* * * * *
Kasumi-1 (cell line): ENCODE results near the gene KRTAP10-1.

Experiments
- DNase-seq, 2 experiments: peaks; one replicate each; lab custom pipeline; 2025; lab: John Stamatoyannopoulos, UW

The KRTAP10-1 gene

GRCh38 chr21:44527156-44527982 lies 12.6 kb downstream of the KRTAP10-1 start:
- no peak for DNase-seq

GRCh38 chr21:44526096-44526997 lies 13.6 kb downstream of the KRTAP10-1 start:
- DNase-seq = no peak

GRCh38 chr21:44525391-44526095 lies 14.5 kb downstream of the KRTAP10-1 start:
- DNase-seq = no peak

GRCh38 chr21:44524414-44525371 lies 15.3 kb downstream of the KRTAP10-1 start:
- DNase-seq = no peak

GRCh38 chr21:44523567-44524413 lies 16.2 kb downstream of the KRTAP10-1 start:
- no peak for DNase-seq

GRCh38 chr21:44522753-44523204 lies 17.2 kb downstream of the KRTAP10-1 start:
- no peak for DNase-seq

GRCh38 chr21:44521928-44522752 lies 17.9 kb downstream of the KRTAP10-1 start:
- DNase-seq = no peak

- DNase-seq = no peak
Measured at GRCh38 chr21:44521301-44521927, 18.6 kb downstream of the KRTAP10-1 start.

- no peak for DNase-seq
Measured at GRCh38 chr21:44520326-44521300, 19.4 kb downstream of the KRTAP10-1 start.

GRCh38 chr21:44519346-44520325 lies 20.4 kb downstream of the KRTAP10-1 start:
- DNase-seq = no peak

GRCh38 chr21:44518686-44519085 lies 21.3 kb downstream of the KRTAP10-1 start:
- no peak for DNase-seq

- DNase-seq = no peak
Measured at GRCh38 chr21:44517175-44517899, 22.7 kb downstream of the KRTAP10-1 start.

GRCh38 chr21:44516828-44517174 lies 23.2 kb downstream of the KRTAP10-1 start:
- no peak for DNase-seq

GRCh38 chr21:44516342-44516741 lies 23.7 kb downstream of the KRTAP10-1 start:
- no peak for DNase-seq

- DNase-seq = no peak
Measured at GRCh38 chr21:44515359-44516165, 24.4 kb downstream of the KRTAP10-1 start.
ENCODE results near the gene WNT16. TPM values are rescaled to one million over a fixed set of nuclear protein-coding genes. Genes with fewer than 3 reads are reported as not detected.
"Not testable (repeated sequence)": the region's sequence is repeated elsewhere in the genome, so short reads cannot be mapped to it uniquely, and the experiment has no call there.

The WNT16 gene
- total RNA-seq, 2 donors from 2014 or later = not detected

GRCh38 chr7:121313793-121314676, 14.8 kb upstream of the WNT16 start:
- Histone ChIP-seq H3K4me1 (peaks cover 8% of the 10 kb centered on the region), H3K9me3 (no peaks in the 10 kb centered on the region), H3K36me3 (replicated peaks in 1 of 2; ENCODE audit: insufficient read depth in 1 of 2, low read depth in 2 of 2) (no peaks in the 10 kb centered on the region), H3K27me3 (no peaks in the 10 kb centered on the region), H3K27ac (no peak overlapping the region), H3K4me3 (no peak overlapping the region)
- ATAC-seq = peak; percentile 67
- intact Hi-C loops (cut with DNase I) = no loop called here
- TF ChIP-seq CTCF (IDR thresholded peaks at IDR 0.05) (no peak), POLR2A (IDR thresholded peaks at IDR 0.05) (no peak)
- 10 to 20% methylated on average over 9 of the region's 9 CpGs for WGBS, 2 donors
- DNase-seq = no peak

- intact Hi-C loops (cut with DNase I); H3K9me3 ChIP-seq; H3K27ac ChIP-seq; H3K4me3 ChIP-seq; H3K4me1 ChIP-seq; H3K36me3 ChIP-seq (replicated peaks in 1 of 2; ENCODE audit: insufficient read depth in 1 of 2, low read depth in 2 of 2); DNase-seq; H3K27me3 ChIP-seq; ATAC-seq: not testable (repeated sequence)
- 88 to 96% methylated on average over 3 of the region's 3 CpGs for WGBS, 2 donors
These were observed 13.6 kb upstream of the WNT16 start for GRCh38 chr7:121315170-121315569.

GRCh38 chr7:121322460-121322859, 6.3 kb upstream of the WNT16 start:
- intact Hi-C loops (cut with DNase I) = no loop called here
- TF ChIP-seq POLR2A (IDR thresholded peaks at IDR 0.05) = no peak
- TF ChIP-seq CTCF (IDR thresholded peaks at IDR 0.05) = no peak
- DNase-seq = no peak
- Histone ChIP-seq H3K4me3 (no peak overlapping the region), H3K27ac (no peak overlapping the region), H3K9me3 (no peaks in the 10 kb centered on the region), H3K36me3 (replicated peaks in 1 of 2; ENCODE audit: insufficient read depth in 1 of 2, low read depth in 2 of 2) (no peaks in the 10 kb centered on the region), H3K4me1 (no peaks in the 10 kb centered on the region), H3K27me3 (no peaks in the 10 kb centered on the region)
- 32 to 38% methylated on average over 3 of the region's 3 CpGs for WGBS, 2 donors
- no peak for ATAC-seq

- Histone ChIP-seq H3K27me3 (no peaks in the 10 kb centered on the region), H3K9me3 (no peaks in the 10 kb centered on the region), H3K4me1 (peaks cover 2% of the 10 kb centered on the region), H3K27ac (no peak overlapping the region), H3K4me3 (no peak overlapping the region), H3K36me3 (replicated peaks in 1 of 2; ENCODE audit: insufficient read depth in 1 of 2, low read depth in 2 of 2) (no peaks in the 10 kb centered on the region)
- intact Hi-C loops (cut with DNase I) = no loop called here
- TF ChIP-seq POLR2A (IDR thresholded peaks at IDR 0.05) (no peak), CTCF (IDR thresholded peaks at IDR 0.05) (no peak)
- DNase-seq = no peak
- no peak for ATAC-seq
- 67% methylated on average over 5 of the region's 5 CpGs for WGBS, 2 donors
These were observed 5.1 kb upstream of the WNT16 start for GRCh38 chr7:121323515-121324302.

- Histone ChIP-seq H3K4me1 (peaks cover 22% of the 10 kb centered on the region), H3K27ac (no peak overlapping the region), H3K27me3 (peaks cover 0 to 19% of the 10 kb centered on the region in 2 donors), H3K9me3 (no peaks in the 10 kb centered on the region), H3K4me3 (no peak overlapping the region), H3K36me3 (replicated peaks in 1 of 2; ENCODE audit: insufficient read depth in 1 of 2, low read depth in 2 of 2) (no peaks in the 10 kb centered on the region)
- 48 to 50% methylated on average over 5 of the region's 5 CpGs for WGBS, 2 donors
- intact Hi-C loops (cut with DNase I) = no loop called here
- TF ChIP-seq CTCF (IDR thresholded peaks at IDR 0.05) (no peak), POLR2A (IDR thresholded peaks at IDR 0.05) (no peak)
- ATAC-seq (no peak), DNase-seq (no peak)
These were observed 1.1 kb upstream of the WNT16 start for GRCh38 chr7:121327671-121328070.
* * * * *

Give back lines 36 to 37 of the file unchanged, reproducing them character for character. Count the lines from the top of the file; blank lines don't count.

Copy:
"Not testable (repeated sequence)": the region's sequence is repeated elsewhere in the genome, so short reads cannot be mapped to it uniquely, and the experiment has no call there.

The WNT16 gene